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By Ryan Morton
Sure, ketogenic (keto) seems to melt away the pounds and pack on the muscles. Along with carnivore, it’s one of the super-popular meat-forward diets that have exploded into the mainstream and are championed by toned celebrities and influencers.
But is keto rooted in healthy eating practices? Should you follow this hot diet trend and throw out your carbs and produce for the long-term?
The answer is a firm “no,” according to Syeda Farid, MS, RD, LDN, registered dietitian at Swedish Hospital Cancer Center, part of NorthShore – Edward-Elmhurst Health.
Keto, like so many other seemingly too-good-to-be-true approaches to fast weight loss, is not sustainable for most people and can even have detrimental effects on your health.
Read on to find out why you shouldn’t buy the hype and, instead, opt for a healthier way to lose weight.
What are meat-based diets?
The term “meat-based diet” may sound self-explanatory, but it can range from simple to complicated.
The carnivore diet, for example, instructs followers to eat only animal products: Steak, cheese, sausages, bacon. Popularized by people like fitness influencer “Liver King,” orthopedic surgeon Shawn Baker, and psychiatrist Jordan Peterson, this diet supposedly aids in weight loss, mood issues and blood pressure regulation.
Its proponents base their recommendations on the unproven assertion that early humans survived primarily on red meat and fish without suffering from many of today’s chronic illnesses. But there have been no controlled studies published in peer-reviewed medical journals that have confirmed its long-term health benefits.
One of the most popular meat-based diets is keto, which adds an important nuance. Keto attempts to put the body into something called “ketosis.” Ketosis occurs when your body metabolizes fat instead of sugar for energy. To do this, you have to heavily reduce your carb intake while maximizing your consumption of fats and protein.
Though not as restrictive as the carnivore diet and more researched, you will still likely miss out on many of the essential nutrients your body requires for good health by following this way of eating, says Farid.
“As humans, we are prone to finding quick fixes, so following a diet like this one offers this fix without considering the long-term effects,” Farid explains.
What are the potential dangers?
Following meat-based diets like keto can be associated with serious risks in the long term. Farid suggests that the maximum amount of time you should follow keto is six months. Any longer may put you at risk of ketoacidosis, which occurs when your bodily fluids’ acid level become too high, knocking your body out of homeostasis. This can lead to dizziness, fatigue, accelerated heart rate and fatigue. Farid has also noticed her patients suffer from severe constipation while on the keto diet due to low fiber intake.
Even more serious, other risks of switching to a meat-based diet include an increased risk for cardiovascular disease and poor gut health, as well as disordered eating if taken to the extreme, she adds.
Does keto work?
Farid says that she has seen patients initially lose weight by following keto, but this is because cutting out carbs leads to burning more water weight. This weight typically comes right back once the diet ends.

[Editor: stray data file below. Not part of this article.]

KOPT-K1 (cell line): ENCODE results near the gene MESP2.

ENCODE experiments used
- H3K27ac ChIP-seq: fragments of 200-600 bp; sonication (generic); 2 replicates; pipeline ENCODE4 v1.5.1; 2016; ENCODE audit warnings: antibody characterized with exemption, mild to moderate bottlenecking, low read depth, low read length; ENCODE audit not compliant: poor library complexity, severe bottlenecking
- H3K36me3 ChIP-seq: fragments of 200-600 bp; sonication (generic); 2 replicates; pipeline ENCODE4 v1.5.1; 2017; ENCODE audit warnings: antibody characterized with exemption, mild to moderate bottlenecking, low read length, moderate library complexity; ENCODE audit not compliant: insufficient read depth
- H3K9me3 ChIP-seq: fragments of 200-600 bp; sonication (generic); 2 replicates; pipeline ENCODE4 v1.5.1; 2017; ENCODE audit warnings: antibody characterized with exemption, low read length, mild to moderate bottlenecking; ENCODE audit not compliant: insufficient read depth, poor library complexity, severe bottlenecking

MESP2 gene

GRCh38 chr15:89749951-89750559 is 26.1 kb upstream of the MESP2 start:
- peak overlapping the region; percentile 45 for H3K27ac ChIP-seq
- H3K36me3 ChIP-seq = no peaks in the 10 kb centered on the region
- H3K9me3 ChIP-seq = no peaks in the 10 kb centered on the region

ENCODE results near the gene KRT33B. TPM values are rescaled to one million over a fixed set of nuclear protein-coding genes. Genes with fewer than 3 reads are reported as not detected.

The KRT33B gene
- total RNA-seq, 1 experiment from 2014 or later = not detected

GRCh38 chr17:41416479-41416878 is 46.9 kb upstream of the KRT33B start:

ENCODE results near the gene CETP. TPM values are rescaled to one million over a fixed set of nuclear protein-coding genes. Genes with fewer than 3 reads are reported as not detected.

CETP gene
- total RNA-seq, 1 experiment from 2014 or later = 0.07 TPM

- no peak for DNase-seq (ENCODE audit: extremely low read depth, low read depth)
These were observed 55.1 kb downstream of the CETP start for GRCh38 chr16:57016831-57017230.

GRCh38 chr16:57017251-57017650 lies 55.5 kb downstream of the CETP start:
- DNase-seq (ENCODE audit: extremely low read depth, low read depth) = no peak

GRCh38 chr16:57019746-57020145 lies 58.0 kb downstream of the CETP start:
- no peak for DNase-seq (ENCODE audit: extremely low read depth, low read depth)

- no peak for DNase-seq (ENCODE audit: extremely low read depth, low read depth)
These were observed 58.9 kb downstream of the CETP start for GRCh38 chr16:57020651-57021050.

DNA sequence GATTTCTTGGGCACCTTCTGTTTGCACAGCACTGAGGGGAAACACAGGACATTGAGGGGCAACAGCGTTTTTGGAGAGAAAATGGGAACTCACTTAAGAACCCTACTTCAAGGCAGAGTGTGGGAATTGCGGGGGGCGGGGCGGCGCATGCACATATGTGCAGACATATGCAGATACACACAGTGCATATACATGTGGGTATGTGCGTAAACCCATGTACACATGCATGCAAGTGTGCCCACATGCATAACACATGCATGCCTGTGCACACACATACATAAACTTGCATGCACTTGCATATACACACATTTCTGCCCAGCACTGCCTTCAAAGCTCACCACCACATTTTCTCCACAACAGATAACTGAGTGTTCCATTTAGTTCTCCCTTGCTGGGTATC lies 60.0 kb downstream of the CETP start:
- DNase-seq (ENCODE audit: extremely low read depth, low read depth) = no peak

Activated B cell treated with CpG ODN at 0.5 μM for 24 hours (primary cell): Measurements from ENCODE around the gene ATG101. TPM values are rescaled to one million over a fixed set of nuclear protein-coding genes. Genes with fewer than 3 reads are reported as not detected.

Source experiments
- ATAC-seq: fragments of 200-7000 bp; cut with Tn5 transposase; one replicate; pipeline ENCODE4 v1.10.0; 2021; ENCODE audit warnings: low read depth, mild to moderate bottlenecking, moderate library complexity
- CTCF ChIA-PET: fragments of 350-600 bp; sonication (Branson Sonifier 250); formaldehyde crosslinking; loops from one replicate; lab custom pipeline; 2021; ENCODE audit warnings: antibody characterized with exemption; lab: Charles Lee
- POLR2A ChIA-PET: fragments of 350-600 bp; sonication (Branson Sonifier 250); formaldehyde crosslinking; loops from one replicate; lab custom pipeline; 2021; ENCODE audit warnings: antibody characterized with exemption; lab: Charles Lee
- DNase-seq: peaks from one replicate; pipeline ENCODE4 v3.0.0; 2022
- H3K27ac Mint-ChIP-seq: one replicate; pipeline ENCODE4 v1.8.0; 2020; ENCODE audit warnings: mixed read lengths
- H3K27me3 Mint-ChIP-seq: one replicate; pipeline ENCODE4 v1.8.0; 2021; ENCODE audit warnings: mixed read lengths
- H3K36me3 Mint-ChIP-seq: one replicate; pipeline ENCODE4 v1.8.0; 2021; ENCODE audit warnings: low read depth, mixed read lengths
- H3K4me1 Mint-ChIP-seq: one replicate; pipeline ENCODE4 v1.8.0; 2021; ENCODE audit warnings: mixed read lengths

“It's not sustainable,” Farid says. “I call it a ‘quick fix’ to fit in the dress.” The consensus among dietitians and medical experts seems to be that while you may see results in the short term, the average person should avoid restrictive diets like keto long term.
These diets are also difficult to follow. The body does not function well without having access to a diverse array of nutrients, which leads people to give up on them and return to their old habits. The restrictive nature of these diets can breed social isolation, as you may stop going to restaurants or participating in mealtimes if they cannot accommodate the requirements of your diet.
Farid recommends that only people with certain special medical conditions make such radical changes to their eating habits. Specifically, the dietitian has seen keto be beneficial for those with epilepsy. Studies have shown that the diet may reduce seizure risk. Even then, it’s still important that people with epilepsy work with a professional before changing their diet to ensure they are getting a healthy mix of nutrients.
What is the healthier diet alternative?
The recommended way to lose weight and keep it off, says Farid, is to eat a balanced diet that provides your body with all three macronutrients: fats, carbohydrates and protein. You may consider focusing on increasing your intake of certain macronutrients depending on your health goals, such as eating more protein for muscle growth, but Farid recommends you still consume the right amount of all three.
Farid noted the Mediterranean diet is an example of a healthy, well-defined way of eating. This approach emphasizes fruits, vegetables, nuts and seeds, beans, whole grains, lean meats and fish, while limiting intake of dairy, red meat and added sugar. Studies have shown the Mediterranean diet can even reduce the risk of Alzheimer’s and Parkinson’s diseases.
No matter which diet you choose for your weight loss goals, Farid recommends always talking to a professional before making any major changes to how you eat. Schedule a meeting with a dietitian today to discuss an eating plan that works for your health and fitting-into-that-dress goals: short and long term.
Talk to your doctor or dietitian before starting a new meal plan. They can give you the support and tools you need to make smart food choices. Get healthy recipes.
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